6. I should repeat what I’ve written before, that the terminology of the BGB is consistent in what now seems an unnatural way. Many criticisms of the translations are based on a misunderstanding – they find a term unnatural and don’t realize it has to be consistent throughout, just like the original. This is why, as I’ve written before too, there must be footnotes. And this volume more than generously provides them.

7 thoughts on “German Civil Code – Books 1 – 2 Commentary

  1. On the translation of Unternehmer as entrepreneur vs. business(-)person, the ex-City of London Solicitor who, as the Chairman or ‘CEO’ ran our translation office in Central London, stopped going out – to a local legal client – another inhouse Solicitor’s (!) translation as entrepreneur.

    The latter label, at that time albeit 40 years ago, had too negative connotations, say of a cavalier tycoon. He preferred the VAT-related translation of trader or, generally, as an operator. So does my UK accountant down in Croydon.

    Obiter, on the initial caps of Partnership, either the translator had been a native German speaker stuck on the capitalis/zation of eine Personengesellschaft, or *a* Partnership had been meant to show a clean break with the preceding qualification of natural or legal.

    • Surely not “trader”! That risks confusion with “Gewerbetreibender”, which is used mainly in tax contexts (consider the difference between “Gewerbe” and “freiberufliche Tätigkeit”).

  2. Yes, I can see the arguments re entrepreneur. What I was trying to say is that this is an advantage of the commentary, that it gives details on a choice of translation. Not sure what you mean by ‘operator’ – that would not work.

  3. My business ‘ops’ allusion had been unduly influenced by Der Grosse Eichborn FWIW (Unternehmer: US / Can. > operator). cf. ‘sole proprietor’ vs. sole trader in the UK.

    It is notable, though, that both Zahn and Arthur Andersen’s glossary – the latter in both the Rechnungswesen + Steuerrecht chapters – give ‘entrepreneur’ as the first-choice translation.

    As already quipped, a non-funereal, statutory undertaker need not be scoffed at for a utilities corporation.

    • Adrian, I’m impressed that anybody still refers to the Andersen glossary! It was “sub-mediocre” when it first appeared, and it didn’t get any better after multiple revisions. I have been told it was basically a vanity publication. This is, after all, a dictionary that translates “Rückstellung” as “accrual, accrued liability, provision” (when of course only the third translation is correct).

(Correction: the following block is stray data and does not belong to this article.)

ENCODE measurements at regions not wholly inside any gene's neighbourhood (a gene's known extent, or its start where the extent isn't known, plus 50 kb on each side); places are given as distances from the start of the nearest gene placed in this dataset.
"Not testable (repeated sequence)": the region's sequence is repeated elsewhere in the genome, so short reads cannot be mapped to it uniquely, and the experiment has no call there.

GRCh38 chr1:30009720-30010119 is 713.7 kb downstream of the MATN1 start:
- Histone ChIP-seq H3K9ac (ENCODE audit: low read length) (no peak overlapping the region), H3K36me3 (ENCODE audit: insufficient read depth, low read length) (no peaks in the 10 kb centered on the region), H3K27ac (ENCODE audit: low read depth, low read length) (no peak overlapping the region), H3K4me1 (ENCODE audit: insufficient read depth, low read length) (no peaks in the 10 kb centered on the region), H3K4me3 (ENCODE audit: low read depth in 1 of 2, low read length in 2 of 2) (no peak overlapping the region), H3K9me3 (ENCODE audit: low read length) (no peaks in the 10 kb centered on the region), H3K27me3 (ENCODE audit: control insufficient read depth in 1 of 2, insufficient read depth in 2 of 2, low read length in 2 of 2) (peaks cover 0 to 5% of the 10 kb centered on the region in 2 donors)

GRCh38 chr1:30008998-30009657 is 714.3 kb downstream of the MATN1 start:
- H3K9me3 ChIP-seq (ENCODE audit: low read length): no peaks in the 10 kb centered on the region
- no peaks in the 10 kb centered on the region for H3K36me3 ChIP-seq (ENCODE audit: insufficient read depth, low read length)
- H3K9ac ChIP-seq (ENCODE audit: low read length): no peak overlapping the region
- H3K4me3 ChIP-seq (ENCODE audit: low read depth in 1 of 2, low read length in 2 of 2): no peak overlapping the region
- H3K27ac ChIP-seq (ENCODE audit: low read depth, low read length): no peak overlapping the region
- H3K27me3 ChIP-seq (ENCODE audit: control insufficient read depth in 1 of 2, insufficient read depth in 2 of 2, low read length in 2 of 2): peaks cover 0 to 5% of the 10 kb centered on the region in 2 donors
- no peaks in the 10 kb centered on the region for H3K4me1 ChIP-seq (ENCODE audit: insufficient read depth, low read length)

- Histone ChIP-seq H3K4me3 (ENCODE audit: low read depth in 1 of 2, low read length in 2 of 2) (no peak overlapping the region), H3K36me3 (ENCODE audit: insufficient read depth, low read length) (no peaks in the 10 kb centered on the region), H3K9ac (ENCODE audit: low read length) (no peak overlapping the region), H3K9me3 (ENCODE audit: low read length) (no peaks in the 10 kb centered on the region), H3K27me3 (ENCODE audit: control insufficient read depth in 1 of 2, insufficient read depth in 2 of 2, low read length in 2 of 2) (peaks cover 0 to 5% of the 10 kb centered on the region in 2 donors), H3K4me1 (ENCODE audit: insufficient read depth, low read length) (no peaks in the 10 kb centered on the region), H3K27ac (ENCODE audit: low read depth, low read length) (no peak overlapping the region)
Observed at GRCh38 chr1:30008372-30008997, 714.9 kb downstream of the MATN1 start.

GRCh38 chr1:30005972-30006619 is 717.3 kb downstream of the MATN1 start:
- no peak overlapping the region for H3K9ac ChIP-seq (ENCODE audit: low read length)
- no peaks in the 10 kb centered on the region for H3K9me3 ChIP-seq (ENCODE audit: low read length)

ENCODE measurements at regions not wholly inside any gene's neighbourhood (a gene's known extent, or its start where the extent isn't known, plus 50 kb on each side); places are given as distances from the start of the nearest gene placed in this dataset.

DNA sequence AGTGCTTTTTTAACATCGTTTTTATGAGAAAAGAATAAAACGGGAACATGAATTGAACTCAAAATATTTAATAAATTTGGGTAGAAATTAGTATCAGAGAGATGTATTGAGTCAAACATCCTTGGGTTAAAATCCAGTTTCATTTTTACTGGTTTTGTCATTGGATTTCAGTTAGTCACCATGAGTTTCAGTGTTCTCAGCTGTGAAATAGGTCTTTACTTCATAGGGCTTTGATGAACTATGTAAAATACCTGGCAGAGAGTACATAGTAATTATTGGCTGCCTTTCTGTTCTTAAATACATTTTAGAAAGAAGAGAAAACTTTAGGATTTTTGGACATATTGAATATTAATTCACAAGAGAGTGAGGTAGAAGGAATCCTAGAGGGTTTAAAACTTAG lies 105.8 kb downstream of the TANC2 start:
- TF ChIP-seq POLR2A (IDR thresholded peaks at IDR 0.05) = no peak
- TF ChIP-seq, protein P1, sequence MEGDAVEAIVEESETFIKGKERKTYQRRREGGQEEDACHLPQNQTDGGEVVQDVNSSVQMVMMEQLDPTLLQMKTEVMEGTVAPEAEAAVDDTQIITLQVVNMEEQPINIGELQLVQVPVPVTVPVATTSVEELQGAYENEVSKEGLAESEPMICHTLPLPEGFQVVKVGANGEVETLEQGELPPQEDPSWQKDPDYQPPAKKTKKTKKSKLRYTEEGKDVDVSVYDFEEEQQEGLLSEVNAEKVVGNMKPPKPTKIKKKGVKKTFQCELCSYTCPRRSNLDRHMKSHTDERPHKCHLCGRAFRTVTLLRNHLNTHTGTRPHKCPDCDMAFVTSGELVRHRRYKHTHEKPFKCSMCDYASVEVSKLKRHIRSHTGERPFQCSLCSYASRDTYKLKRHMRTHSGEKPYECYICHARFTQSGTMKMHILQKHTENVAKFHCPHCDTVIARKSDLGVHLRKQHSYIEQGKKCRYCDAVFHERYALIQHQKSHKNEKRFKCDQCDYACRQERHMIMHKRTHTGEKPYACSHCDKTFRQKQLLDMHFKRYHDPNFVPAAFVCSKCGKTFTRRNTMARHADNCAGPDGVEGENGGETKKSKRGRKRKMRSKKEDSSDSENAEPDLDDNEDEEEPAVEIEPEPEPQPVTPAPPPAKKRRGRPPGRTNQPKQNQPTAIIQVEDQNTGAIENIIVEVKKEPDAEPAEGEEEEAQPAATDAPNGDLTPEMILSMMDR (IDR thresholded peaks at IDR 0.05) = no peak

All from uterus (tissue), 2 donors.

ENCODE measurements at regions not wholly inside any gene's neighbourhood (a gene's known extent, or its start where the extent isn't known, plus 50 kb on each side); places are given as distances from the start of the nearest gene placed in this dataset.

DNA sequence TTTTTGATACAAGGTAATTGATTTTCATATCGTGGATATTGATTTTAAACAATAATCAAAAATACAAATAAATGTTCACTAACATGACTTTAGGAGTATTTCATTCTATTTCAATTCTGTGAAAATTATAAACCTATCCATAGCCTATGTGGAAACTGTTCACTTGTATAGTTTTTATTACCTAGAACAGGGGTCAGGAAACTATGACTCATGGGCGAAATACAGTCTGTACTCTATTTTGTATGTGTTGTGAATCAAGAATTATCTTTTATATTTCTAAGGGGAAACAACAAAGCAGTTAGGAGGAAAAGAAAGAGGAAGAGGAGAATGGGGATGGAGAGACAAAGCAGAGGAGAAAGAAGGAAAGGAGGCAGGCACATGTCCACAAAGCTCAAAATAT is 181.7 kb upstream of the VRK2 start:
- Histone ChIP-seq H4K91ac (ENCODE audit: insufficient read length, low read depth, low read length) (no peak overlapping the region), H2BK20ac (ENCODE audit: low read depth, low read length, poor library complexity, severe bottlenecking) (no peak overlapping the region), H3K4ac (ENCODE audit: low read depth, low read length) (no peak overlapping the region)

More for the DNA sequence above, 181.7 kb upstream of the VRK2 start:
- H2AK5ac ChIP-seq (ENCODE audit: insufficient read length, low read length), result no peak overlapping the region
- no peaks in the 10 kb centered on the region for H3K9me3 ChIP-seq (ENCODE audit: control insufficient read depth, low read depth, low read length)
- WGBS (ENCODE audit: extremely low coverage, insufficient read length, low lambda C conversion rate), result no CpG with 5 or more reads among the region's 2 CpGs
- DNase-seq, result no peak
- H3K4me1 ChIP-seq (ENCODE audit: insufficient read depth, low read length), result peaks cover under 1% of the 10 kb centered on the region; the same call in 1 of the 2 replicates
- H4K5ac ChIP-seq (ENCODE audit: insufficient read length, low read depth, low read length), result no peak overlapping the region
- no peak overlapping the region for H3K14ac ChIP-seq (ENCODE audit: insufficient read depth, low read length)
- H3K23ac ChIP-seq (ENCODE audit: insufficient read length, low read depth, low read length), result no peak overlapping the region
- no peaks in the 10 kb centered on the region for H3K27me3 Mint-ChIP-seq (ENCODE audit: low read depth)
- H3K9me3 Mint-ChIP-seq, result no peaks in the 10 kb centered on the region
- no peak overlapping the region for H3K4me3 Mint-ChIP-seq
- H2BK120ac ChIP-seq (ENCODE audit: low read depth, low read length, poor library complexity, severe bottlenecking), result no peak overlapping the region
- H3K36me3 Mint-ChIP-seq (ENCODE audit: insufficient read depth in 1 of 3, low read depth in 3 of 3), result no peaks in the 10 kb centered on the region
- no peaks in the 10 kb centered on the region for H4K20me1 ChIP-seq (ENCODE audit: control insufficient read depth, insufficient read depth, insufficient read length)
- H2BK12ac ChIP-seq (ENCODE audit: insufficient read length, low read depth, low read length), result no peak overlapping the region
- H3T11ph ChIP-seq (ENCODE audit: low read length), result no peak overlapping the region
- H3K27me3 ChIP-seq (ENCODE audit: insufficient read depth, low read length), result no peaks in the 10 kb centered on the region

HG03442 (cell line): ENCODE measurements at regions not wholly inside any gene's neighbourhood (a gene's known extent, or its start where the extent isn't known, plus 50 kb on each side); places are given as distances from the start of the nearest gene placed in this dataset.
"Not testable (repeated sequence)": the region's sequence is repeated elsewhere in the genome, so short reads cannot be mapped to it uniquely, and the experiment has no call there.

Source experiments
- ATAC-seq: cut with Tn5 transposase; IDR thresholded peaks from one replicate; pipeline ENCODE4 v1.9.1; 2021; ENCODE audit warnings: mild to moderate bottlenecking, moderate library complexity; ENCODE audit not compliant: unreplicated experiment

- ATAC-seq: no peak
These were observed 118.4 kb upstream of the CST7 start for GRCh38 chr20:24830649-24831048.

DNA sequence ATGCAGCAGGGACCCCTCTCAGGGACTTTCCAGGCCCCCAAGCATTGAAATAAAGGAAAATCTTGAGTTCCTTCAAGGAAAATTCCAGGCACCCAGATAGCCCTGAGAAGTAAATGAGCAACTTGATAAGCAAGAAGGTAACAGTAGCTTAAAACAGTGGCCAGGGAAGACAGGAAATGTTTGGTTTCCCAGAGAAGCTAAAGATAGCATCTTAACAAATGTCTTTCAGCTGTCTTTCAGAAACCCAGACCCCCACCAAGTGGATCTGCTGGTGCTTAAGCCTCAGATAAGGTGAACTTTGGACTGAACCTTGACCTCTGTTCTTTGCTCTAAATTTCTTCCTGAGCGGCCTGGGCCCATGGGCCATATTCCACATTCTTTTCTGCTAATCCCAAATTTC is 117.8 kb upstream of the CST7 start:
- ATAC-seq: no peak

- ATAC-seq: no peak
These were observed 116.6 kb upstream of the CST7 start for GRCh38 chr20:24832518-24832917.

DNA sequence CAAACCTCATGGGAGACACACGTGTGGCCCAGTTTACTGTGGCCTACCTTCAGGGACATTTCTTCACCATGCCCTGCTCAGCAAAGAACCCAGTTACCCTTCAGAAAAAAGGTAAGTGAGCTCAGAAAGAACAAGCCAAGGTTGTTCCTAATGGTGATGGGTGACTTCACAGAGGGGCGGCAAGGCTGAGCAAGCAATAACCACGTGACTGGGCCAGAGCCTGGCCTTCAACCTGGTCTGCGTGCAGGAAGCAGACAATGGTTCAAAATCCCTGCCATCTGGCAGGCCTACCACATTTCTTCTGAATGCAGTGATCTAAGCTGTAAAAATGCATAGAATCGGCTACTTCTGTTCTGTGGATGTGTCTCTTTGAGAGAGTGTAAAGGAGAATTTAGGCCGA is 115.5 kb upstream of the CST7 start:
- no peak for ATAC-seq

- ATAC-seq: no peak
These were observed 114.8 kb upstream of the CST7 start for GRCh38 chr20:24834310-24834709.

• Thanks Robin. I understand your doubts about the DEU / ENG Arthur Andersen glossary that, rarely but now & again, still comes up with the goods.

        I must say that, after AA – as one of the ‘Big Five’ accountancy firms – had gone down the USA etc. drain post-Enron, I took an illogical aversion to such ‘questionable’ reference work as ‘tainted by the nemesis’.

  4. Robin/Adrian,
    Let’s take this slowly. First of all, I have always translated Unternehmer as entrepreneur. I certainly thought it sounded pompous the first time I used it, but it works, and I don’t think that objection carries any weight in legal translation.

    The term is contrasted with Verbraucher/consumer. Entrepreneur or businessperson (Dannemann’s suggestion) versus consumer, works for me. Operator doesn’t, in relation to consumers

    Secondly, it is used in a different sense in §631 and elsewhere, in connection with Werkvertrag – the parties are Unternehmer and Besteller. The online translation here uses contractor and customer.

    We therefore have different translations of Unternehmer in the BGB. This makes sense, but has to be considered in advance, as the BGB tends to be consistent in its use of terms.

    The problem with the online translation arises in § 241a, where logically the parties should be entrepreneur and consumer, but the translation has trader and consumer. This is an error in the translation. The commentary footnote says “The inconsistency in the translation available under is to be noted here: Unternehmer is translated as entrepreneur in § 13 and other provisions…whereas Unternehmer is translated as trader (as typically favoured in EU legislation) in e.g §§ 241a….”

    Robin doesn’t like trader, but as it’s the standard EU term in precisely this context, I think there’s an argument for using it throughout, despite it having a different meaning in other contexts.